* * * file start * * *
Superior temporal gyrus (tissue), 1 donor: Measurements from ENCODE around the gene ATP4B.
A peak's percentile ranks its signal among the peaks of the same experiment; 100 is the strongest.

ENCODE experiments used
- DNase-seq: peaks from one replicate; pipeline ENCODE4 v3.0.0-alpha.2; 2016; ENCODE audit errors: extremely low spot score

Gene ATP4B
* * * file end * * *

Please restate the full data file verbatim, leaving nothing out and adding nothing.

Superior temporal gyrus (tissue), 1 donor: Measurements from ENCODE around the gene ATP4B.
A peak's percentile ranks its signal among the peaks of the same experiment; 100 is the strongest.

ENCODE experiments used
- DNase-seq: peaks from one replicate; pipeline ENCODE4 v3.0.0-alpha.2; 2016; ENCODE audit errors: extremely low spot score

Gene ATP4B